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Kant's Theory of Knowledge by Prichard

Drawn from the representations of apprehension

[21] The preceding paragraph is an addition of the second edition.

[22] B. 234, M. 142.

[23] Cf. A. 104-5, Mah. 198-9, and pp. 178-86 and 230-3.

"Now we may certainly give the name of object to everything, and even to every representation, so far as we are conscious thereof; but what this word may mean in the case of phenomena, not in so far as they (as representations) are objects, but in so far as they only indicate an object, is a question requiring deeper consideration. So far as they, as representations only, are at the same time objects of consciousness, they are not to be distinguished from apprehension, i. e. reception into the synthesis of imagination, and we must therefore say, 'The manifold of phenomena is always produced successively in the mind'. If phenomena were things in themselves, no man would be able to infer from the succession of the representations of their manifold how this manifold is connected in the object. For after all we have to do only with our representations; how things may be in themselves, without regard to the representations through which they affect us, is wholly outside the sphere of our knowledge. Now, although phenomena are not things in themselves, and are nevertheless the only thing which can be given to us as data for knowledge, it is my business to show what kind of connexion in time belongs to the manifold in phenomena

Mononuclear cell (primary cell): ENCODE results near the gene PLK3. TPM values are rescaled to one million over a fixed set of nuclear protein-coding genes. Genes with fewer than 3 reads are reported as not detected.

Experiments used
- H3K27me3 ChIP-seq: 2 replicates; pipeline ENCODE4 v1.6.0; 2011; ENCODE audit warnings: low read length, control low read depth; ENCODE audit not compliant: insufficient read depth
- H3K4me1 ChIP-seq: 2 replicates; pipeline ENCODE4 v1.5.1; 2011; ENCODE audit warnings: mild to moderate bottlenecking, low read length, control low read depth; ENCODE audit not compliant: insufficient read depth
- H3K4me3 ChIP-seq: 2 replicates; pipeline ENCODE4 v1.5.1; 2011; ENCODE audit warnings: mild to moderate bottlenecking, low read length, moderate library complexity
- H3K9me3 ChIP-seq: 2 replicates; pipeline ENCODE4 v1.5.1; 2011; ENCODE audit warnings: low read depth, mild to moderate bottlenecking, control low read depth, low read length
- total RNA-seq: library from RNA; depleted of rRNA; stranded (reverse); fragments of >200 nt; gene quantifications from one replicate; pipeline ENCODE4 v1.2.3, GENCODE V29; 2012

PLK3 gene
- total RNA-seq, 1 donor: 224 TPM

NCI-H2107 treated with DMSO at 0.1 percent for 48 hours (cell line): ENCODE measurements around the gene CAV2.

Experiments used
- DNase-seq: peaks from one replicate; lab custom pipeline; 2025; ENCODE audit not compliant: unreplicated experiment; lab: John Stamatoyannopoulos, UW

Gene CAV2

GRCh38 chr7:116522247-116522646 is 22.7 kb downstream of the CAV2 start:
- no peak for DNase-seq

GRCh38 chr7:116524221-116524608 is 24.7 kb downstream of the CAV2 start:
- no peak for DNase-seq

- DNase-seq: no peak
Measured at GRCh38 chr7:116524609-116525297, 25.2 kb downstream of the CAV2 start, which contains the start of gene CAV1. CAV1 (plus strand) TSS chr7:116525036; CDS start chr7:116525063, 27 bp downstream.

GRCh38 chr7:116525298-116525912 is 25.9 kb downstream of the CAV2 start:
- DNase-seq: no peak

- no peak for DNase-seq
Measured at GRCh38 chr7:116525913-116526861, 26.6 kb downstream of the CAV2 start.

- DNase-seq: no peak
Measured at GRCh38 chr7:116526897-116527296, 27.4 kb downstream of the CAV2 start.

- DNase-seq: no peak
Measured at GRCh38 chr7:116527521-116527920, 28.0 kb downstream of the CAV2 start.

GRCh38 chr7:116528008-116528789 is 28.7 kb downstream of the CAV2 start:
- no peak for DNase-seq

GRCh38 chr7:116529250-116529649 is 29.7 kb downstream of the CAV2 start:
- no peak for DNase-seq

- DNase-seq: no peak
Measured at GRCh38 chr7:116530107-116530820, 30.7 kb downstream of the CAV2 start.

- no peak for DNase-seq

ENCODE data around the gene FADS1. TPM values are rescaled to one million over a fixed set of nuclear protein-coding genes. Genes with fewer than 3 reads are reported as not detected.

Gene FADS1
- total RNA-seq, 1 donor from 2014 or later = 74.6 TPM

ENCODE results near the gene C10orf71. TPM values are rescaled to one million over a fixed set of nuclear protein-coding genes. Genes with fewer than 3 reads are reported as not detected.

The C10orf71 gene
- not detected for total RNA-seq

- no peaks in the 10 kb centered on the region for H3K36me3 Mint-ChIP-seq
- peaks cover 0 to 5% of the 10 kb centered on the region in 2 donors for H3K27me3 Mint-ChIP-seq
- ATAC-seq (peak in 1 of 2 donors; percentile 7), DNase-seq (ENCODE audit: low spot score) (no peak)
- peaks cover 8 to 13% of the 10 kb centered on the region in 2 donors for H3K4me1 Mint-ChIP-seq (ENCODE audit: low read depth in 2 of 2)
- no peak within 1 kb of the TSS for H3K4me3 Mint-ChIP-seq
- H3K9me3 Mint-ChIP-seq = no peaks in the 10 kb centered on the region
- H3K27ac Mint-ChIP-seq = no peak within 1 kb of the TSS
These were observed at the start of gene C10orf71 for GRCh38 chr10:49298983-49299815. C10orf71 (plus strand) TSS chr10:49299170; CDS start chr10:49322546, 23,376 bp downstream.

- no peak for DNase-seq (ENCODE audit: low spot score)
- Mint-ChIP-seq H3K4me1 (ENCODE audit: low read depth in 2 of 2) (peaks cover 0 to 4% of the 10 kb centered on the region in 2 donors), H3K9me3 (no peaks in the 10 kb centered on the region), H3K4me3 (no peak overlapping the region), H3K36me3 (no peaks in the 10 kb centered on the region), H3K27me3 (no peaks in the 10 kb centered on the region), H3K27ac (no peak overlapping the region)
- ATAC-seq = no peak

themselves, while the representation of this manifold in apprehension is always successive. Thus, for example, the apprehension of the manifold in the phenomenon of a house which stands before me is successive. Now arises the question, whether the manifold of this house itself is in itself also successive, which of course no one will grant. But, so soon as I raise my conceptions of an object to the transcendental meaning thereof, the house is not a thing in itself, but only a phenomenon, i. e. a representation, the transcendental object of which is unknown. What, then, am I to understand by the question, 'How may the manifold be connected in the phenomenon itself (which is nevertheless nothing in itself)?' Here that which lies in the successive apprehension is regarded as representation, while the phenomenon which is given me, although it is nothing more than a complex of these representations, is regarded as the object thereof, with which my conception, drawn from the representations of apprehension, is to agree. It is soon seen that, since agreement of knowledge with the object is truth, we can ask here only for the formal conditions of empirical truth, and that the phenomenon, in opposition to the representations of apprehension, can only be represented as the object of the same, distinct therefrom, if it stands under a rule, which distinguishes it from every other apprehension, and which renders necessary a mode of conjunction of the manifold. That in the phenomenon which contains the condition of this necessary rule of apprehension is the object."[24]

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